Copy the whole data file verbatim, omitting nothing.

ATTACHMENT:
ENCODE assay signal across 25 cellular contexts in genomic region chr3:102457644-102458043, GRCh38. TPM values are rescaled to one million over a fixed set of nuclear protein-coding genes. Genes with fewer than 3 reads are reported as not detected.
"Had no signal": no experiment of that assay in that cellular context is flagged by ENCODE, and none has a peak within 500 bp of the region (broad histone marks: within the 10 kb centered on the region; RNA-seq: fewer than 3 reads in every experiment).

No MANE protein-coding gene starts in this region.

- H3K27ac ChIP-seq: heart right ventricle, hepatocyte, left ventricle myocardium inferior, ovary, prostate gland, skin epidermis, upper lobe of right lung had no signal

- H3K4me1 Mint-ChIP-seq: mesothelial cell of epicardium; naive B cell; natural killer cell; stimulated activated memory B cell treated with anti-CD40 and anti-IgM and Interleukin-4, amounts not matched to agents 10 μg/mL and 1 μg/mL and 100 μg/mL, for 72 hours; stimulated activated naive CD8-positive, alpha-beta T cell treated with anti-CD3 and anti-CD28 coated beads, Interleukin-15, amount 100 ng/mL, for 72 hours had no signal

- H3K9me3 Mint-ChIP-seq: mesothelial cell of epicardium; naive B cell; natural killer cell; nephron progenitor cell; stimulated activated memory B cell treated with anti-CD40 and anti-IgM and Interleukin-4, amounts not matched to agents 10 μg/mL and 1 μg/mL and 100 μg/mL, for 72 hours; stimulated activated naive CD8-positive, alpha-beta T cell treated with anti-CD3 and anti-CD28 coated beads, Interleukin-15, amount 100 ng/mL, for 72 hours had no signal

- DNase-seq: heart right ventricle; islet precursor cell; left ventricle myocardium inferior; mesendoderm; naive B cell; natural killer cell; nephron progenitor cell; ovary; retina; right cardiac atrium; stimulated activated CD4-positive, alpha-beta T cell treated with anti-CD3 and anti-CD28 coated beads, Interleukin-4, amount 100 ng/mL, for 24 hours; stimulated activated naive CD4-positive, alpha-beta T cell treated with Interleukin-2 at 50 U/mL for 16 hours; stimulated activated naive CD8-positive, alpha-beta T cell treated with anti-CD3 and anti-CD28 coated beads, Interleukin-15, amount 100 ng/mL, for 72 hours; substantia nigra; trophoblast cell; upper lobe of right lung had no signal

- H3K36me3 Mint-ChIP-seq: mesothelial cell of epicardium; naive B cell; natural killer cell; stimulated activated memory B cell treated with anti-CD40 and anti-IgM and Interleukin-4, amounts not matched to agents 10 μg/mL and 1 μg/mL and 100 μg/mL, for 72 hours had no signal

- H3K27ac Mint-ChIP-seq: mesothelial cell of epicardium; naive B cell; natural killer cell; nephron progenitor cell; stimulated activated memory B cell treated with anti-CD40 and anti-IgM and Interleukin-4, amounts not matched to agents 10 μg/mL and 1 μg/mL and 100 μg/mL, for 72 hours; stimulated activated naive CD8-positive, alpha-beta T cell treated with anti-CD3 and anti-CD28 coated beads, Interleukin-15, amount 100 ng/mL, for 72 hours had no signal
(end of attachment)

ENCODE assay signal across 25 cellular contexts in genomic region chr3:102457644-102458043, GRCh38. TPM values are rescaled to one million over a fixed set of nuclear protein-coding genes. Genes with fewer than 3 reads are reported as not detected.
"Had no signal": no experiment of that assay in that cellular context is flagged by ENCODE, and none has a peak within 500 bp of the region (broad histone marks: within the 10 kb centered on the region; RNA-seq: fewer than 3 reads in every experiment).

No MANE protein-coding gene starts in this region.

- H3K27ac ChIP-seq: heart right ventricle, hepatocyte, left ventricle myocardium inferior, ovary, prostate gland, skin epidermis, upper lobe of right lung had no signal

- H3K4me1 Mint-ChIP-seq: mesothelial cell of epicardium; naive B cell; natural killer cell; stimulated activated memory B cell treated with anti-CD40 and anti-IgM and Interleukin-4, amounts not matched to agents 10 μg/mL and 1 μg/mL and 100 μg/mL, for 72 hours; stimulated activated naive CD8-positive, alpha-beta T cell treated with anti-CD3 and anti-CD28 coated beads, Interleukin-15, amount 100 ng/mL, for 72 hours had no signal

- H3K9me3 Mint-ChIP-seq: mesothelial cell of epicardium; naive B cell; natural killer cell; nephron progenitor cell; stimulated activated memory B cell treated with anti-CD40 and anti-IgM and Interleukin-4, amounts not matched to agents 10 μg/mL and 1 μg/mL and 100 μg/mL, for 72 hours; stimulated activated naive CD8-positive, alpha-beta T cell treated with anti-CD3 and anti-CD28 coated beads, Interleukin-15, amount 100 ng/mL, for 72 hours had no signal

- DNase-seq: heart right ventricle; islet precursor cell; left ventricle myocardium inferior; mesendoderm; naive B cell; natural killer cell; nephron progenitor cell; ovary; retina; right cardiac atrium; stimulated activated CD4-positive, alpha-beta T cell treated with anti-CD3 and anti-CD28 coated beads, Interleukin-4, amount 100 ng/mL, for 24 hours; stimulated activated naive CD4-positive, alpha-beta T cell treated with Interleukin-2 at 50 U/mL for 16 hours; stimulated activated naive CD8-positive, alpha-beta T cell treated with anti-CD3 and anti-CD28 coated beads, Interleukin-15, amount 100 ng/mL, for 72 hours; substantia nigra; trophoblast cell; upper lobe of right lung had no signal

- H3K36me3 Mint-ChIP-seq: mesothelial cell of epicardium; naive B cell; natural killer cell; stimulated activated memory B cell treated with anti-CD40 and anti-IgM and Interleukin-4, amounts not matched to agents 10 μg/mL and 1 μg/mL and 100 μg/mL, for 72 hours had no signal

- H3K27ac Mint-ChIP-seq: mesothelial cell of epicardium; naive B cell; natural killer cell; nephron progenitor cell; stimulated activated memory B cell treated with anti-CD40 and anti-IgM and Interleukin-4, amounts not matched to agents 10 μg/mL and 1 μg/mL and 100 μg/mL, for 72 hours; stimulated activated naive CD8-positive, alpha-beta T cell treated with anti-CD3 and anti-CD28 coated beads, Interleukin-15, amount 100 ng/mL, for 72 hours had no signal